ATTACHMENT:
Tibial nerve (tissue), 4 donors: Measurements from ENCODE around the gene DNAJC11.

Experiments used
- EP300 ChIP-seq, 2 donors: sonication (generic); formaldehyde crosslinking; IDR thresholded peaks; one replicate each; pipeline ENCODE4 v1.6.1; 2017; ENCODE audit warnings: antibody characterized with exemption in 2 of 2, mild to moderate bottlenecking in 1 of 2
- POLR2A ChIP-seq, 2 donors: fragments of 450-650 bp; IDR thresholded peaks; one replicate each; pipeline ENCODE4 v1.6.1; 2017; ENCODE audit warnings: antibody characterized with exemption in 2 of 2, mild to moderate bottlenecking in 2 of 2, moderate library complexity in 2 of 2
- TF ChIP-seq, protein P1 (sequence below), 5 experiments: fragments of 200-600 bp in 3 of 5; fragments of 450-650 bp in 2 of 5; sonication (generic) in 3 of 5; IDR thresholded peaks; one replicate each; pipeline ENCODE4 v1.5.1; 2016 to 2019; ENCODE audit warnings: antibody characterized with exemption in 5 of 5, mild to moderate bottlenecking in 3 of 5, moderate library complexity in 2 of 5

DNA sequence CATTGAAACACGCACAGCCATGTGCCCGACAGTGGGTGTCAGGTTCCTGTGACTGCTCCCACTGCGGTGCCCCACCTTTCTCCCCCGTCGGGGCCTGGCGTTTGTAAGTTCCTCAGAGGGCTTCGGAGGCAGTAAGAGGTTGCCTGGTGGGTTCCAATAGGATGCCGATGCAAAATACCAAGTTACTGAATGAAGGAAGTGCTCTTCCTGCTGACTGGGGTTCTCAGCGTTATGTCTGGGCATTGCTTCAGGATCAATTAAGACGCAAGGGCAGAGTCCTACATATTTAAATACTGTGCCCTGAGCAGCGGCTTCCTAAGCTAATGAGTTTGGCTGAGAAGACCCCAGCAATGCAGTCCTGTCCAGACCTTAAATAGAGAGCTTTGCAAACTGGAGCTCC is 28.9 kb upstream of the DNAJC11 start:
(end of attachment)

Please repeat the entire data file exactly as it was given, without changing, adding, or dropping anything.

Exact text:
Tibial nerve (tissue), 4 donors: Measurements from ENCODE around the gene DNAJC11.

Experiments used
- EP300 ChIP-seq, 2 donors: sonication (generic); formaldehyde crosslinking; IDR thresholded peaks; one replicate each; pipeline ENCODE4 v1.6.1; 2017; ENCODE audit warnings: antibody characterized with exemption in 2 of 2, mild to moderate bottlenecking in 1 of 2
- POLR2A ChIP-seq, 2 donors: fragments of 450-650 bp; IDR thresholded peaks; one replicate each; pipeline ENCODE4 v1.6.1; 2017; ENCODE audit warnings: antibody characterized with exemption in 2 of 2, mild to moderate bottlenecking in 2 of 2, moderate library complexity in 2 of 2
- TF ChIP-seq, protein P1 (sequence below), 5 experiments: fragments of 200-600 bp in 3 of 5; fragments of 450-650 bp in 2 of 5; sonication (generic) in 3 of 5; IDR thresholded peaks; one replicate each; pipeline ENCODE4 v1.5.1; 2016 to 2019; ENCODE audit warnings: antibody characterized with exemption in 5 of 5, mild to moderate bottlenecking in 3 of 5, moderate library complexity in 2 of 5

DNA sequence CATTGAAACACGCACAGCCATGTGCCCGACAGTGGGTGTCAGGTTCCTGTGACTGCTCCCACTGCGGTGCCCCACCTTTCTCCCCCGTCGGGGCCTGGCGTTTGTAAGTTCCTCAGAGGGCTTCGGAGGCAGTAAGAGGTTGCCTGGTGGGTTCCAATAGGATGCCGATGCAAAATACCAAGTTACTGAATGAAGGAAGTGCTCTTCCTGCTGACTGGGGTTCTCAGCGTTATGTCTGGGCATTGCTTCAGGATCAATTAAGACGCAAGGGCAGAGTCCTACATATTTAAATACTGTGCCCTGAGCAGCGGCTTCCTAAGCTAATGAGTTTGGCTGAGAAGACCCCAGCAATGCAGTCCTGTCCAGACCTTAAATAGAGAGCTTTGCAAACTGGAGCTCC is 28.9 kb upstream of the DNAJC11 start: